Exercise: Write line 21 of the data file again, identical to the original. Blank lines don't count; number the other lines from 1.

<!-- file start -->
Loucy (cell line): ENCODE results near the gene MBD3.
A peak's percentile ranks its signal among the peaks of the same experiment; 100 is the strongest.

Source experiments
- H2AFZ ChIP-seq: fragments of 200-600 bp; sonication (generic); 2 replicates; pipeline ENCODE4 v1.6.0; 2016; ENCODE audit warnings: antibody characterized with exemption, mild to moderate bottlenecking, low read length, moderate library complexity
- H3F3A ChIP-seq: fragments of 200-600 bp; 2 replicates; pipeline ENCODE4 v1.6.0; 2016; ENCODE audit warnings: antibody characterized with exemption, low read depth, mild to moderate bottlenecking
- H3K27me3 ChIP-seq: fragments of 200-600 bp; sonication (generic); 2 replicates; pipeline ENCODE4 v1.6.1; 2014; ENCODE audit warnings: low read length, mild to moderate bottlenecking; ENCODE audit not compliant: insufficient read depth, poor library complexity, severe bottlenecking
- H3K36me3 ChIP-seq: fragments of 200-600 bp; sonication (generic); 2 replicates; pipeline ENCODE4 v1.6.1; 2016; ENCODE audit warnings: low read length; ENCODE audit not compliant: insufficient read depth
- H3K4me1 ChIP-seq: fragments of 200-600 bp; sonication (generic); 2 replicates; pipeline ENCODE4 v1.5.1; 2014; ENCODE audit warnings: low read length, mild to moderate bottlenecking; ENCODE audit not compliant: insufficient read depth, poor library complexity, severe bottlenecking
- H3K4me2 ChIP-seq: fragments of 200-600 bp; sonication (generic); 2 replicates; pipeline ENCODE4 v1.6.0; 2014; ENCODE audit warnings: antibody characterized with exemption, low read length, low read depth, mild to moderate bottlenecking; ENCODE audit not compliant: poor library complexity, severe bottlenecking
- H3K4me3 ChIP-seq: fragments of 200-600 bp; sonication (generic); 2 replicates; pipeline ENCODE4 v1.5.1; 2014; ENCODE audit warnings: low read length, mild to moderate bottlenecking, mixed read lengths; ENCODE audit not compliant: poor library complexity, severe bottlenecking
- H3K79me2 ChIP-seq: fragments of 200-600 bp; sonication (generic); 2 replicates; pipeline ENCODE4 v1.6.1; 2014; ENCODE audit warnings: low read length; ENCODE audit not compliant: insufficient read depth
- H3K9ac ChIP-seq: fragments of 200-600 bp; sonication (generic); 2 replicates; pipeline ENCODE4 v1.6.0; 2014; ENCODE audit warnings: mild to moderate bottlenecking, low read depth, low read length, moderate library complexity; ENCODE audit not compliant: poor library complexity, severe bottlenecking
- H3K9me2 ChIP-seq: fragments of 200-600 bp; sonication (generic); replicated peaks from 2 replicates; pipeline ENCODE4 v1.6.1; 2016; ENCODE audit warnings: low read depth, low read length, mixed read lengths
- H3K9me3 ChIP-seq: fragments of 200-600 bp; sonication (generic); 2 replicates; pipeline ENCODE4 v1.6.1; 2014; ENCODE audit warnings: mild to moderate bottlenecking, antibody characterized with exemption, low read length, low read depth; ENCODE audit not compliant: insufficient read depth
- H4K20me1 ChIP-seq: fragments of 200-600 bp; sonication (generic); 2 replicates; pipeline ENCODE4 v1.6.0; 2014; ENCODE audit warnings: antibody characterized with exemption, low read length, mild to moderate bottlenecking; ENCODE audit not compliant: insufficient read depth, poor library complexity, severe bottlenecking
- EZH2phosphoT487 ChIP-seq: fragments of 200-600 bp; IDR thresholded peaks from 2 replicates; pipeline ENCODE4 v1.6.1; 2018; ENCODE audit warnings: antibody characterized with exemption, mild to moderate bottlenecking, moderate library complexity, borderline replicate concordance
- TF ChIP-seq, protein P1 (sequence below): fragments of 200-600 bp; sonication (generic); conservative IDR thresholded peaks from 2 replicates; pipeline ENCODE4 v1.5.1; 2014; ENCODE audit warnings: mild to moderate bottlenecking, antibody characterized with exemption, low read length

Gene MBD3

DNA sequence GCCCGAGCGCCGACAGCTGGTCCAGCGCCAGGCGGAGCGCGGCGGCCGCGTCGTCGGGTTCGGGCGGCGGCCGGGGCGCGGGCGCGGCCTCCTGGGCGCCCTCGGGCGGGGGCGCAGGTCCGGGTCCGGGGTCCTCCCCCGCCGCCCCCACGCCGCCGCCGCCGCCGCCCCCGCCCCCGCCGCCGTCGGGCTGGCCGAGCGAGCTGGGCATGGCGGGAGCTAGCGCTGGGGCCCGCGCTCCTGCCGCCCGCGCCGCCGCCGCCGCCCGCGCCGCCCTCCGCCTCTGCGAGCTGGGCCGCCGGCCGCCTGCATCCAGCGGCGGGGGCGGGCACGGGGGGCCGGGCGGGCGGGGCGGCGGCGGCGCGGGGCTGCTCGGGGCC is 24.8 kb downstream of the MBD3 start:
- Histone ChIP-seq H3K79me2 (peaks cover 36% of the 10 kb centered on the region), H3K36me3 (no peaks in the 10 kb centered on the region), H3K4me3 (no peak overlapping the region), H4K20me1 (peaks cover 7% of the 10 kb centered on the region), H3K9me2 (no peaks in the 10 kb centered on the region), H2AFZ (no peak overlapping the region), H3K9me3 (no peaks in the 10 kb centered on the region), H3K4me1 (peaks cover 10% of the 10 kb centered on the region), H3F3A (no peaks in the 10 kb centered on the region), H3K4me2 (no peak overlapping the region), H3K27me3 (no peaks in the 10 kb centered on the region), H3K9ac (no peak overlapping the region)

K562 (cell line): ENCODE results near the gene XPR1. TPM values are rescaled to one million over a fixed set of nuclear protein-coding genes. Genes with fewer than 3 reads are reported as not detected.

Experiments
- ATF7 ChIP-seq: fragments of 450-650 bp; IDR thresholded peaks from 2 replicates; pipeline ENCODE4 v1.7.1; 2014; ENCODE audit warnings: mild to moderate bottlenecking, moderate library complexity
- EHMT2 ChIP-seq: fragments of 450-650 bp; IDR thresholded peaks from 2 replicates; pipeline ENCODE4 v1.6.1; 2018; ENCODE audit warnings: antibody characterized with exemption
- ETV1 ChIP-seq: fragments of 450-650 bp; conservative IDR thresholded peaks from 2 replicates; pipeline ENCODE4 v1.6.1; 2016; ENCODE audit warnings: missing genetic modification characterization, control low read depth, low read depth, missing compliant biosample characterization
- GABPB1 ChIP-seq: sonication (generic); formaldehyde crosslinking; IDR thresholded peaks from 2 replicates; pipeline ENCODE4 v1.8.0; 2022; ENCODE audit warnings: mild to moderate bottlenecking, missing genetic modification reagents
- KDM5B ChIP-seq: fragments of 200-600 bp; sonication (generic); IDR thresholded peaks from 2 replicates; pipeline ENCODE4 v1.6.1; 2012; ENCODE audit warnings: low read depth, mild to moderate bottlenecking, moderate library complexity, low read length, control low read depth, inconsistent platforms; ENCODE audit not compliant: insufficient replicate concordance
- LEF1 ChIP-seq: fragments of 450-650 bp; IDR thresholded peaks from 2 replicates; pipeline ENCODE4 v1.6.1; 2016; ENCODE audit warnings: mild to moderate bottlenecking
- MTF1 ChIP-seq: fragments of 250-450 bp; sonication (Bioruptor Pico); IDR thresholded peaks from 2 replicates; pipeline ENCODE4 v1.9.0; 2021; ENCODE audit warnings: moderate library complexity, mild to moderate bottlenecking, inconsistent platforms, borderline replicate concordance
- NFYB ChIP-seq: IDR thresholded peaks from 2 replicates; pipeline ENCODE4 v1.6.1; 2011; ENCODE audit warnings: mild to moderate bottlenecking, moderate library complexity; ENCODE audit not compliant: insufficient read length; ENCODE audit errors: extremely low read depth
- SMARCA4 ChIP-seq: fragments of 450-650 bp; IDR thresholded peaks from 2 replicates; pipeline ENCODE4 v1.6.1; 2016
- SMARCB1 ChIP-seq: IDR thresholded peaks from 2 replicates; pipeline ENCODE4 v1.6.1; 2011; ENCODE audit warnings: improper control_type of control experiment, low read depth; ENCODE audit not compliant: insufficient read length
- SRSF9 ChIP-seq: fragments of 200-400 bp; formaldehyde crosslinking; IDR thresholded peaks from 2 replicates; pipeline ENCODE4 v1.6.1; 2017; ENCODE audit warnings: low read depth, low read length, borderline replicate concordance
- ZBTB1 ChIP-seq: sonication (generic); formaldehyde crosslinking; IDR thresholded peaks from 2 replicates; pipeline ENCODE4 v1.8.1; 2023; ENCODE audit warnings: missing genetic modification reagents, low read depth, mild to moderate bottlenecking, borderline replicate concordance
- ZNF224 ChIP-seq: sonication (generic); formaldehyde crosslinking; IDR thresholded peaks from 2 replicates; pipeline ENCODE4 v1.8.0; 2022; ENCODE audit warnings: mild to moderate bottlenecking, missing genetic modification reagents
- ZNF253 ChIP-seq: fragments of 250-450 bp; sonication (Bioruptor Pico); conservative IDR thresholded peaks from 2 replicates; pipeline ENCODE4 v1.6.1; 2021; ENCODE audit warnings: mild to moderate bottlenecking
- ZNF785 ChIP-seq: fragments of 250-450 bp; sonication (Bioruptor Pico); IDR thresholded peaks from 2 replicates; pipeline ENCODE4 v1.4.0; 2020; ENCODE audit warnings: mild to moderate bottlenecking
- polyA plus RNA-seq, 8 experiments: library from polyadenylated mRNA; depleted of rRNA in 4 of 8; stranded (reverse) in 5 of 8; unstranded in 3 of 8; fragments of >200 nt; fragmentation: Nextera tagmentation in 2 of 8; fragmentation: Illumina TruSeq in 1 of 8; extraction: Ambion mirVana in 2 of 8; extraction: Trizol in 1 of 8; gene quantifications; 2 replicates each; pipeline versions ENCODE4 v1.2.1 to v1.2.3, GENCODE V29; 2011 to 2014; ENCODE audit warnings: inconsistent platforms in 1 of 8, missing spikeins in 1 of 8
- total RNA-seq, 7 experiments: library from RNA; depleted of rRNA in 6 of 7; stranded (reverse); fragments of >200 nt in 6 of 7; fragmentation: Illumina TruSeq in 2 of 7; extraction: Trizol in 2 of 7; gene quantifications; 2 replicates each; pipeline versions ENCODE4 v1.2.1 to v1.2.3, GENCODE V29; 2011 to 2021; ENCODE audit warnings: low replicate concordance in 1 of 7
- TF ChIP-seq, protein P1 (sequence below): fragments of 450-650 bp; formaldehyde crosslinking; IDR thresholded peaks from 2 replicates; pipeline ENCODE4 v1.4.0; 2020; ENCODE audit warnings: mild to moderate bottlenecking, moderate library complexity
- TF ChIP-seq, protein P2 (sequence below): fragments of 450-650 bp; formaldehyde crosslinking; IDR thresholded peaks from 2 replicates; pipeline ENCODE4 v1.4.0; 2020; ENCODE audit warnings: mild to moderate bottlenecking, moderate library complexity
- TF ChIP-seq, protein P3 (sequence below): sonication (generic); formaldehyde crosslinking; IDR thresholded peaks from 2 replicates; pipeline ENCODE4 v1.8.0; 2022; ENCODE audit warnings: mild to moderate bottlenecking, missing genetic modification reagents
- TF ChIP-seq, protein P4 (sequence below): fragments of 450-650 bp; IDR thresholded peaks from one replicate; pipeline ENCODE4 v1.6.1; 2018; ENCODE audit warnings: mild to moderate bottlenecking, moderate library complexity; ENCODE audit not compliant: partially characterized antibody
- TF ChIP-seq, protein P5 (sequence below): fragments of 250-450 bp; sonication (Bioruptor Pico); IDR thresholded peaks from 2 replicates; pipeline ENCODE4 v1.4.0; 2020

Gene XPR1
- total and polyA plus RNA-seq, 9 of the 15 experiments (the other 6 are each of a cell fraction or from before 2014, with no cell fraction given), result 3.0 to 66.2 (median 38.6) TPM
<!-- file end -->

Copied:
K562 (cell line): ENCODE results near the gene XPR1. TPM values are rescaled to one million over a fixed set of nuclear protein-coding genes. Genes with fewer than 3 reads are reported as not detected.